The pains and joys of recycling

recycling bin
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In our ongoing look at how sustainable living differs in the city and country, our two writers turn to the subject of recycling. For Margaret and Katherine find that it's not a black-and-white issue in this edition of TreeHugger Town & Country.

Margaret: Finding my DIY

It probably isn't a surprise that as a writer for TreeHugger, I spend a lot of time thinking about recycling. As I report on how policy makers and companies deal with waste, it naturally makes me think about the choices I make in my personal life.

My thinking about recycling has been heavily influenced by the book "Cradle to Cradle" by Michael Braungart and William McDonough. In an ideal world, products would be designed to be recycled or composted. When it's useful to be able to dispose of something, say tampons or toilet paper or medical devices, we could have materials that are totally nontoxic and would just biodegrade. For items that we want to last a long time, say cell phones and shoes, I would be able to slap a shipping label on my used up product and send it back to the manufacturer, who would use those materials to make more shoes or cell phones.

I don't live in an ideal world, I live in New York. We actually have a pretty decent recycling system. There's no curbside pickup for compost like there is in Portland yet, but there is door-to-door collection for paper, metal and glass. The city also recently expanded its plastic recycling, and will now collect all rigid plastics, from yogurt cups to Solo cups. To recycle plastic bags or food waste, you'll have to work a little harder to find a collection point. The same goes for electronics and batteries.

There are a few categories that are much more frustrating, and clothing is a big one. I frequently sell or give away clothing that I no longer wear, but just as often I end up wearing out beyond repair.

One solution is to donate these items to the textile recycling program run by Grow NYC, which has drop off spots at a number of farmer's markets and also has a program that installs clothing recycling bins at apartments and schools.

Another solution is to go DIY, and treat my old clothes as raw material. The clothing I'm most likely to wear out is the clothing I love wearing, clothing that's attached to stories and memories. I've tried my hand at re-making garments, and for the most part have concluded that I'd better leave tailoring up to the professionals. However, I've fallen in love with quilting.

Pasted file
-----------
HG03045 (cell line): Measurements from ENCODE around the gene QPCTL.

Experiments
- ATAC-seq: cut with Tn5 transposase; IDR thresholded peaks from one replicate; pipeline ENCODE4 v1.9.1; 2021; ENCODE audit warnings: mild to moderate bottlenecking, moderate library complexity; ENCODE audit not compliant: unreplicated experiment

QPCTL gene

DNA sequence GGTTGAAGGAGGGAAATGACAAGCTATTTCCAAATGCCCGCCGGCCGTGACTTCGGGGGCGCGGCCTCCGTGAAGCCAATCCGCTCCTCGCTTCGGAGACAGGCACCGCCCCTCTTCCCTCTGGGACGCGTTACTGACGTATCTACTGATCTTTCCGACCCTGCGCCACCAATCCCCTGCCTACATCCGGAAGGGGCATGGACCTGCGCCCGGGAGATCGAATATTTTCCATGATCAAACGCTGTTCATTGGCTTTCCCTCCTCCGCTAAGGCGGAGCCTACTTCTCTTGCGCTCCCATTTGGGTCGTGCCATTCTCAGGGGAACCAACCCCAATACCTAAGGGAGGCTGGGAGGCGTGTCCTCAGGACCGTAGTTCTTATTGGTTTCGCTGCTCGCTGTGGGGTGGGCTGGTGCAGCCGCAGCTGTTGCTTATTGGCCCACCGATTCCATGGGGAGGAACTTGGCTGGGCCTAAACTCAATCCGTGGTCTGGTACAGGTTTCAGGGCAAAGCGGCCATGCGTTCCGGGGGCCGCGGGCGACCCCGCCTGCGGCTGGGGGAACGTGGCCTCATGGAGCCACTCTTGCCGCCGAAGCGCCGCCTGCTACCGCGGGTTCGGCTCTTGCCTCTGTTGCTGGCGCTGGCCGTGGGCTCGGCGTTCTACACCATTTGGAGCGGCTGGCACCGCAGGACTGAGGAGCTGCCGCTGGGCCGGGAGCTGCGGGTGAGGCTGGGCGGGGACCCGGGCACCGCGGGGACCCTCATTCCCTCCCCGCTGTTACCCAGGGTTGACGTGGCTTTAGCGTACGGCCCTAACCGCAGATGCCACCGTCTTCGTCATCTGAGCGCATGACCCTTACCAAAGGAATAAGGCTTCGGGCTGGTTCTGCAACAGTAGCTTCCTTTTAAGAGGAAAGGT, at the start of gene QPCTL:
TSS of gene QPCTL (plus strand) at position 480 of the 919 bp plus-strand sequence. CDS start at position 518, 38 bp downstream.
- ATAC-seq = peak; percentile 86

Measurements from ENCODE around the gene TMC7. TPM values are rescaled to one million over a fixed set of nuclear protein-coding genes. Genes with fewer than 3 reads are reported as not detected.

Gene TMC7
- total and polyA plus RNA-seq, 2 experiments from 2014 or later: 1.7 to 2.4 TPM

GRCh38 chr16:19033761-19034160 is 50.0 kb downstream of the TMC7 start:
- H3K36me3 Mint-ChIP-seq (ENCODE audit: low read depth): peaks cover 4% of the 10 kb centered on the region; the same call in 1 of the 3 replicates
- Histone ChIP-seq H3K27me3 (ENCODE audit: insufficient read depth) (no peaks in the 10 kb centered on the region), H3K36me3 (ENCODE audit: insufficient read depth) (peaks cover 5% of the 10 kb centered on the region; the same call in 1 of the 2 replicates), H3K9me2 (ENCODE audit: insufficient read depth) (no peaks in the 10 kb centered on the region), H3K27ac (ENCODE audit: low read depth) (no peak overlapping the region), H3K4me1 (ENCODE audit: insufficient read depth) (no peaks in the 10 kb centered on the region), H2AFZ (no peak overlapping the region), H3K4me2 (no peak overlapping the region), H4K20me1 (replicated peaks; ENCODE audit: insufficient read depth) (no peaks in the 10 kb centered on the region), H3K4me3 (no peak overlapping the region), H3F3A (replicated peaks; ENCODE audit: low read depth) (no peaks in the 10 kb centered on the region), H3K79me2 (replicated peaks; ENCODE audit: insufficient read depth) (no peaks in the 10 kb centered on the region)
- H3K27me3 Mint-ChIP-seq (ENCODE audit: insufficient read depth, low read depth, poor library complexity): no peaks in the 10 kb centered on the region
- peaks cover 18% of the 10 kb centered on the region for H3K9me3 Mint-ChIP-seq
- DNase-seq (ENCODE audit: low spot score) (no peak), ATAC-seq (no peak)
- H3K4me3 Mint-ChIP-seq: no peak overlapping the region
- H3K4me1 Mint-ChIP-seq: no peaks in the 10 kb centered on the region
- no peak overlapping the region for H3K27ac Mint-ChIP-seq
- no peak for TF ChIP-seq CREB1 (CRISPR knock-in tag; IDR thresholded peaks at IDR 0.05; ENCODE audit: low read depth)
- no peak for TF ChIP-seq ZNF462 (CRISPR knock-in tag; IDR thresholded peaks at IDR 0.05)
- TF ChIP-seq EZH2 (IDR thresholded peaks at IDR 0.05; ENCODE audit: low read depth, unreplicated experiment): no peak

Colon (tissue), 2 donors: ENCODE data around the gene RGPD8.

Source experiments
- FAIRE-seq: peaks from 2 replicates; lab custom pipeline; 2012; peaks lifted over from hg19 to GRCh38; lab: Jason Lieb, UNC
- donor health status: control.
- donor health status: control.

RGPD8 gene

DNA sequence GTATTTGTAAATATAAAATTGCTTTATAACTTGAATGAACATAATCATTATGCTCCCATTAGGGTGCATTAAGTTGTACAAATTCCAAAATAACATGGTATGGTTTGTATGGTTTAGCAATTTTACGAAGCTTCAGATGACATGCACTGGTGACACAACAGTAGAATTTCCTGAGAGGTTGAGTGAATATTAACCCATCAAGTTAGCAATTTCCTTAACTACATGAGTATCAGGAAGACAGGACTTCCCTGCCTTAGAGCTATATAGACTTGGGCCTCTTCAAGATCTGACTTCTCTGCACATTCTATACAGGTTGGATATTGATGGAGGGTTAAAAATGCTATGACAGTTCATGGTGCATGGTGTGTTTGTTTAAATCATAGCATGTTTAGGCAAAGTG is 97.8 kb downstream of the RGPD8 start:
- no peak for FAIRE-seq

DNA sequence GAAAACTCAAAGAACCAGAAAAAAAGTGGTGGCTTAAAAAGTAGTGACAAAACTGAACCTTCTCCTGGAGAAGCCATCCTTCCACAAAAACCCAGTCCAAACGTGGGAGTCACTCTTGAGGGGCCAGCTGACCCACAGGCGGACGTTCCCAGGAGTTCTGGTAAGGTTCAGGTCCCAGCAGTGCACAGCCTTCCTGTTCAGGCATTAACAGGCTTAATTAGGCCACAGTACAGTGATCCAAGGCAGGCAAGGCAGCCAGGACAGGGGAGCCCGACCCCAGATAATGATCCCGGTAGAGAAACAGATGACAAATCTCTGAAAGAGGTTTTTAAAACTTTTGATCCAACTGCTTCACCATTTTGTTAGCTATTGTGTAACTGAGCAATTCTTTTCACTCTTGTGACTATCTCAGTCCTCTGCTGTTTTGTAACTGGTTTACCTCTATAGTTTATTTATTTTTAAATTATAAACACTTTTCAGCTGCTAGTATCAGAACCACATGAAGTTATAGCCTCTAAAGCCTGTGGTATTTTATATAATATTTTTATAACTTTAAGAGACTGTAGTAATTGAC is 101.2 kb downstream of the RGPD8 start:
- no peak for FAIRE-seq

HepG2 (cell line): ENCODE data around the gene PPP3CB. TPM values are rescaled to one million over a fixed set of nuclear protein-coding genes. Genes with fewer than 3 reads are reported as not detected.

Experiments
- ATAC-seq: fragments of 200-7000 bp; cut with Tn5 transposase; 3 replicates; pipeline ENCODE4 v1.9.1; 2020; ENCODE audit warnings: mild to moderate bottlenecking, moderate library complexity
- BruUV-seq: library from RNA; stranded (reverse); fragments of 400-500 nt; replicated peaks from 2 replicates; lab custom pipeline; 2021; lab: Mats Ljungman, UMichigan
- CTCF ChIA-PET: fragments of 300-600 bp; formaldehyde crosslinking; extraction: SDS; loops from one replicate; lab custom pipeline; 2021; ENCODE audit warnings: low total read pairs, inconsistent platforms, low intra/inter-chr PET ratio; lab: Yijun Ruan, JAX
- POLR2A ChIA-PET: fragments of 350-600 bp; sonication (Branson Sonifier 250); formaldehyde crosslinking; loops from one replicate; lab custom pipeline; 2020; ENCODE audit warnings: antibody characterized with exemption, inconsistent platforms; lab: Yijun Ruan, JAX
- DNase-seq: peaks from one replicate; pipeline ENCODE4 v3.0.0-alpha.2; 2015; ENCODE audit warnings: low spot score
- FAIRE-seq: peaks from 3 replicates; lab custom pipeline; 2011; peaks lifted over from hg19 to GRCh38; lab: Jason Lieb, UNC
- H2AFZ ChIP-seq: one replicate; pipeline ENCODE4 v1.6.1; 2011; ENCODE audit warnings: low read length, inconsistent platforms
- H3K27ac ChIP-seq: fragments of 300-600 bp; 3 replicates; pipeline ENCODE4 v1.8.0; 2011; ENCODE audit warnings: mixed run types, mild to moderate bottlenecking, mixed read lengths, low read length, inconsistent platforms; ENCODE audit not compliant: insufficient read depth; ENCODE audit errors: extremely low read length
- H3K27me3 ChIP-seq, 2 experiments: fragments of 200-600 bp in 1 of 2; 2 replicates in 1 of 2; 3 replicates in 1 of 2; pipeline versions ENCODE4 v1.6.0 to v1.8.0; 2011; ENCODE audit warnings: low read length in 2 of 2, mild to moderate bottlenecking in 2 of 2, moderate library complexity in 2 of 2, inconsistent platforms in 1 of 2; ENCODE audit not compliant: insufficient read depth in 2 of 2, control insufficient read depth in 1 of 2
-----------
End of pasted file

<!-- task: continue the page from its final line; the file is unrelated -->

I make crazy quilts, which don't follow a pattern and tend to be heavily embroidered. It is very time consuming, but for me the process is enjoyable. So far, I've finished one small quilt, and am working on a larger second one. The fact that I'm recycling has become secondary to the pleasures of sewing, although I started quilting initially as a way of giving a second life to worn out clothing.

Katherine: Recycling used to make me feel good!

When Maggie suggested we write about recycling for our Town & Country column, I thought her timing was impeccable. I’ve just made a resolution for Lent – to create as little recycling as possible for the next forty days. My goal is to not even fill a single blue box, though I don’t know if I’ll succeed. It’s part of the bigger Zero Waste quest in which I’m trying to minimize all waste generated by my home and family.

You might be wondering why I’d want to minimize something like recycling. It’s supposed to be a good thing, isn’t it? Yes, and it is, in some ways. Recycling used to make me feel good, too. “Look at all this stuff I’m recycling!” I’d think as I hauled the blue bin out to the curb for biweekly pickup. I shopped for groceries with the blue bin in mind, always selecting items that came in recyclable packaging over those that didn’t.

That was before I’d read books such as “Zero Waste Home” by Bea Johnson and “Garbology” by Edward Humes. Now my opinion has changed. Recycling still has its place, but I’ve come to realize that it’s far from being an adequate solution to North America’s serious trash problem. Recycling can be a cop-out for consumers, making us feel justified about buying stuff in excessive packaging.

The sad reality is that many of the things we toss in the recycling never get recycled because they disappear from the recycling stream and are never accounted for. And plastic is never recycled; it’s always downcycled into a lesser form, until eventually it ends up in landfills. My goal now is to avoid packaging of all kinds whenever possible, but if I can’t, to choose glass, metal, paper, and wood over plastic, giving preference always to reusables.

The blue bin, however, is only one aspect of the recycling I do. I also have a composter in the backyard that receives all food scraps, minus meat and dairy, since my town doesn’t offer green bin pickup. At least my garden benefits from the rich composted soil.

I can relate to Maggie’s dilemma about what to do with old clothes, specifically those that are too worn out to donate to a thrift store. There are only so many rags a household can use! Currently I have a big box of ancient clothes and holey cotton diapers that need to be recycled, but so far I’ve been unsuccessful at figuring out where to send them. I’m no seamstress, so converting them into something else is beyond my ability.

I’ll be thinking a lot about recycling over the next forty days as I try to reduce, repurpose, and reuse as many items as possible. I’ll let you know how it goes at the end of April.

The pains and joys of recycling
But it goes beyond that to include reducing, reusing, and repurposing.

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